Government plans that could see the closure of mosques suspected of inciting extremism have been attacked by Muslim leaders. Sir Iqbal Sacranie said the move would “criminalise an entire community for the criminality carried out by a few”. The Muslim Council of Britain secretary general made his comments in a speech to an east London conference focusing on the role of Muslims in the UK. But he added loyalty to the UK was not incompatible with the Muslim faith. Met Assistant Commissioner Tarique Ghaffur and the Lord Chancellor Lord Falconer are among the other figures addressing more than 20,000 people at the Global Peace and Unity conference. Wider community Sir Iqbal described the government proposals designed to tackle terrorism the “single most dangerous piece of legislation”. Under the plans, police could seek a court order for the temporary closure of a place of worship if extremist behaviour or terrorist activity was believed to be taking place. Mosques were not specifically singled out in the proposal but most people would see the proposal as referring to mosques and trustees of mosques, the MCB has said. The comments follow a recent warning by the Association of Chief Police Officers that the plan could be seen as an attack on religion. Assistant Chief Constable Rob Beckley, who is responsible for community relations at the association, said if officers had suspicions about a particular mosque they would want to identify those responsible rather than close it down. Sir Iqbal also used his speech to call for a public inquiry into the 7 July London bomb attacks. The MCB’s Sher Khan said the gathering at the Excel centre fulfilled a “very important need to clarify to the wider community that British Muslims are part and parcel of the wider community”.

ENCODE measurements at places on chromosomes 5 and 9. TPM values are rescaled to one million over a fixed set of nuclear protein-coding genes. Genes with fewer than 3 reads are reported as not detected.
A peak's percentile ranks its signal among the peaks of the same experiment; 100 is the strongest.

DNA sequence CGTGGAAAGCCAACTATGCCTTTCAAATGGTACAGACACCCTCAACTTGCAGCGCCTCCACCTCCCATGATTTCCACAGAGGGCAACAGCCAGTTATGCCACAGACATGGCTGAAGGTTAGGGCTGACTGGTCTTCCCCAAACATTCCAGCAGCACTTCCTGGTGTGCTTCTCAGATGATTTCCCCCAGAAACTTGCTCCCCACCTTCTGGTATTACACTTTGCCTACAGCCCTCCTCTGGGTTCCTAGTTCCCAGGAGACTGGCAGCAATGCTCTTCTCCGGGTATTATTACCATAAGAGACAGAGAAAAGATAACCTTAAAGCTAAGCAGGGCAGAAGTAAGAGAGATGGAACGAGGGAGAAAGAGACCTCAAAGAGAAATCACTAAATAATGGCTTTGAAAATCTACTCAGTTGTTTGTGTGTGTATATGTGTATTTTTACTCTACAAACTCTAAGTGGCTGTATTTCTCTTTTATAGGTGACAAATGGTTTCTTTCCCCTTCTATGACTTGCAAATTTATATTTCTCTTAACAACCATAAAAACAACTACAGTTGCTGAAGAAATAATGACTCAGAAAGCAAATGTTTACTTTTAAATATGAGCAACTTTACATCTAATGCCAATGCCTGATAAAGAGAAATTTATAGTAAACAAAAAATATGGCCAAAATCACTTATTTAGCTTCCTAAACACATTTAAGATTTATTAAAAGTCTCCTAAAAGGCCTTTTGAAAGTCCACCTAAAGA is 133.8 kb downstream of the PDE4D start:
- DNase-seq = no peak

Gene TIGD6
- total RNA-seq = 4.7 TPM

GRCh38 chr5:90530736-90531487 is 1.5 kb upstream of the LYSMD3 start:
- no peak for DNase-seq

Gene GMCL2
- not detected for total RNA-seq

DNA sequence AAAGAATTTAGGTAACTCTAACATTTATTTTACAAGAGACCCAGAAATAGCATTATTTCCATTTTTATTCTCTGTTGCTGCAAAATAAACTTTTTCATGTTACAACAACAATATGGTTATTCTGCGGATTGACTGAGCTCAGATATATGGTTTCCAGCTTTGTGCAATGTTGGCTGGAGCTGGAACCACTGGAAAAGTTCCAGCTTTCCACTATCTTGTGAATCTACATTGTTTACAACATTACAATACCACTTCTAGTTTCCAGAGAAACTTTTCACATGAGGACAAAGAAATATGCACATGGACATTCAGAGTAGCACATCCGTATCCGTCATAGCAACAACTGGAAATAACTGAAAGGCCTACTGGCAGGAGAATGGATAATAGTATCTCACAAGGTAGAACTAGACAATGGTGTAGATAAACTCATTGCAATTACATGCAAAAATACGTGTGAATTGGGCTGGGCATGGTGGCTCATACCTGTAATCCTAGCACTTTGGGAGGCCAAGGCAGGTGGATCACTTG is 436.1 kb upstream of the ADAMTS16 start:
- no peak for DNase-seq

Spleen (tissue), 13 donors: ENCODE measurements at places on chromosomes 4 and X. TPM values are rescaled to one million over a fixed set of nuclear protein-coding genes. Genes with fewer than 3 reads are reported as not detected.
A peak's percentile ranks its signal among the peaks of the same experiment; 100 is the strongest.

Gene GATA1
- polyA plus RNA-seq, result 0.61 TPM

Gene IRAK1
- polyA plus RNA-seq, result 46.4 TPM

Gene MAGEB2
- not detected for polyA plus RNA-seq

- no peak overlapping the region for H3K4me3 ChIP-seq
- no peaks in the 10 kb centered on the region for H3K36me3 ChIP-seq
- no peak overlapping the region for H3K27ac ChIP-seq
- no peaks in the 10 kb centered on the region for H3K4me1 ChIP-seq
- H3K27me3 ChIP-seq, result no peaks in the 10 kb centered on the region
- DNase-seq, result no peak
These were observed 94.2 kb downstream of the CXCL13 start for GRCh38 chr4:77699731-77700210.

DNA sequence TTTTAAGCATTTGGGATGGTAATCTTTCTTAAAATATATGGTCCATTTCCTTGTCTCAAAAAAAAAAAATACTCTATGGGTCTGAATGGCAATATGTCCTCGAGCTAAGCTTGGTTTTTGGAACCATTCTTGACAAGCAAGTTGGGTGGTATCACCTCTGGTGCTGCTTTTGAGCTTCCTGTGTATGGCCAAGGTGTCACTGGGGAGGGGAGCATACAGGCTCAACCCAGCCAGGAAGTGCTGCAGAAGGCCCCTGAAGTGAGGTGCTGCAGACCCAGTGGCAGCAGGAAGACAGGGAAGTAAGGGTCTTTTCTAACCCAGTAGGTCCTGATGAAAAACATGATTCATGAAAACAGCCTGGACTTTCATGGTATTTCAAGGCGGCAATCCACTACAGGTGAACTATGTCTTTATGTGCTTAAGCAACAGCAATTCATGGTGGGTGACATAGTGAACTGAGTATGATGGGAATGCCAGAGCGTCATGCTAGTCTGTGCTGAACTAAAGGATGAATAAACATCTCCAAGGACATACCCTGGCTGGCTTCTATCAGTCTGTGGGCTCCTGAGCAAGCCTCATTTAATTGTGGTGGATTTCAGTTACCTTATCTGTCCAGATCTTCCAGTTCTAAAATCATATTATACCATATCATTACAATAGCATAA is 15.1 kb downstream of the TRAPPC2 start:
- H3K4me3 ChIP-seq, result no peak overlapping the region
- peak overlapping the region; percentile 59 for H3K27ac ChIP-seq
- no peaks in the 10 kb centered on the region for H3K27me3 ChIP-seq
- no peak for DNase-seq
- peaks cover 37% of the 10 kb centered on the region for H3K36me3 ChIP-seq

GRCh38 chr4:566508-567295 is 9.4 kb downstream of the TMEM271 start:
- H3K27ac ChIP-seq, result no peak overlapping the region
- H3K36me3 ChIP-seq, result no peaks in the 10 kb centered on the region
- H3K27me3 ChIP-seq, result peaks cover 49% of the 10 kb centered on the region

By Paul Farhi Washington Post Staff Writer Washington radio station WMAL-AM fired talk show host Michael Graham yesterday after he refused to soften his description of Islam as “a terrorist organization” on the air last month. Graham had been suspended without pay from his daily three-hour show since making his comments July 25. The station had conditioned his return to the midmorning shift on reading a station-approved statement in which Graham would have said that his anti-Muslim statements were “too broad” and that he sometimes uses “hyperbole” in the course of his program. WMAL also asked Graham to speak to the station’s advertisers and its employees about the controversy. But Graham refused both conditions, prompting the station to drop him. According to WMAL, Graham said “Islam is a terrorist organization” 23 times on his July 25 program. On the same show, he also said repeatedly that “moderate Muslims are those who only want to kill Jews” and that “the problem is not extremism. The problem is Islam.” The comments drew complaints and prompted an organized letter-writing campaign against WMAL and its advertisers by a Muslim group, the Council on American-Islam Relations (CAIR) of Washington. The protests led several advertisers to ask WMAL to stop airing their ads during Graham’s weekday show, although the station says it didn’t lose any advertisers amid the controversy. In a statement yesterday, Graham blamed CAIR for his firing and defended his comments: “As a fan of talk radio, I find it absolutely outrageous that pressure from a special interest group like CAIR can result in the abandonment of free speech and open discourse on a talk radio show.” Graham, in an interview last night, said he and the station had reached an agreement on terms of his return last week, but the station called back to withdraw. “It was a done deal,” he said. “They revoked it because, after further consideration, it didn’t contain an apology. And I will not apologize for something that is true.” Chris Berry, WMAL’s president and general manager, disputed Graham’s characterization, saying in an interview that “no one involved in this decision ever had any contact with anyone from CAIR.” Instead, he said, Graham was terminated because he violated station policy and disregarded “management direction” to redress it. Officials at WMAL, which is owned by the Walt Disney Co., had initially declined to take disciplinary action against Graham, defending his comments as part of the overheated rhetoric of talk radio. But that stance began to change as complaints about Graham’s remarks mounted. Graham, 43, is one of several conservative talk hosts featured on the station. WMAL (630 AM) also carries Rush Limbaugh’s and Sean Hannity’s nationally syndicated radio shows. Graham’s WMAL show is not syndicated. The station had hoped to work out an agreement that would return Graham to the air, Berry said, but it was evident by early yesterday that Graham would not agree to the station’s terms. He added in a statement: “Some of Michael’s statements about Islam went over the line — and this isn’t the first time that he has been reprimanded for insensitive language and comments. In this case, as previously, Michael’s on-air statements do not reflect the attitudes or opinions of station management. I asked Michael for an on-air acknowledgment that some of his remarks were overly broad, and inexplicably he refused.” In 1999, Graham was fired from a Charlotte station for saying that the killing of athletes was a “minor benefit” of the Columbine shootings. He apologized the next day. CAIR applauded WMAL’s decision. The organization had asked the station for a retraction or an apology, but “we didn’t get specific on what [Graham] should say,” said Rabiah Ahmed, a spokeswoman. “We were looking for an acknowledgment that his statements were anti-Muslim and hateful, and harmful to our community and our country’s image.” Berry said no permanent replacement for Graham has been chosen because the station until yesterday thought Graham would be returning to work. He said WMAL will try several hosts in Graham’s slot over the next few weeks. Graham has clashed with CAIR in the past. Last year, the group said comments he made on WMAL implicitly advocated violence against Muslims, and it cited him in a campaign called “Hate Hurts America.”